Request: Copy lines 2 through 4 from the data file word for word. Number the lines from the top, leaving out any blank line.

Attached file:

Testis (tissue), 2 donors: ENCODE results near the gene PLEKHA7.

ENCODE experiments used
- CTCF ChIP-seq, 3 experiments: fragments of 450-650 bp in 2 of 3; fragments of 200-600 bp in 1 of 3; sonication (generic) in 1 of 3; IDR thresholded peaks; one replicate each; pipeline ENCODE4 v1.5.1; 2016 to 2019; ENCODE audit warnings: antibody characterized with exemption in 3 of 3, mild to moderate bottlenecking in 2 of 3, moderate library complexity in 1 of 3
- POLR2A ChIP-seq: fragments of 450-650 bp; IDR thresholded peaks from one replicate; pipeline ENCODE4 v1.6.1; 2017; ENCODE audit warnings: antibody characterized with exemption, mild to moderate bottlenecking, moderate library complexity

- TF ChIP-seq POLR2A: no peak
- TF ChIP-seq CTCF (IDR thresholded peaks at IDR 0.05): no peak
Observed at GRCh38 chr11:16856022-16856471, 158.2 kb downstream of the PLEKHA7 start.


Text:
ENCODE experiments used
- CTCF ChIP-seq, 3 experiments: fragments of 450-650 bp in 2 of 3; fragments of 200-600 bp in 1 of 3; sonication (generic) in 1 of 3; IDR thresholded peaks; one replicate each; pipeline ENCODE4 v1.5.1; 2016 to 2019; ENCODE audit warnings: antibody characterized with exemption in 3 of 3, mild to moderate bottlenecking in 2 of 3, moderate library complexity in 1 of 3
- POLR2A ChIP-seq: fragments of 450-650 bp; IDR thresholded peaks from one replicate; pipeline ENCODE4 v1.6.1; 2017; ENCODE audit warnings: antibody characterized with exemption, mild to moderate bottlenecking, moderate library complexity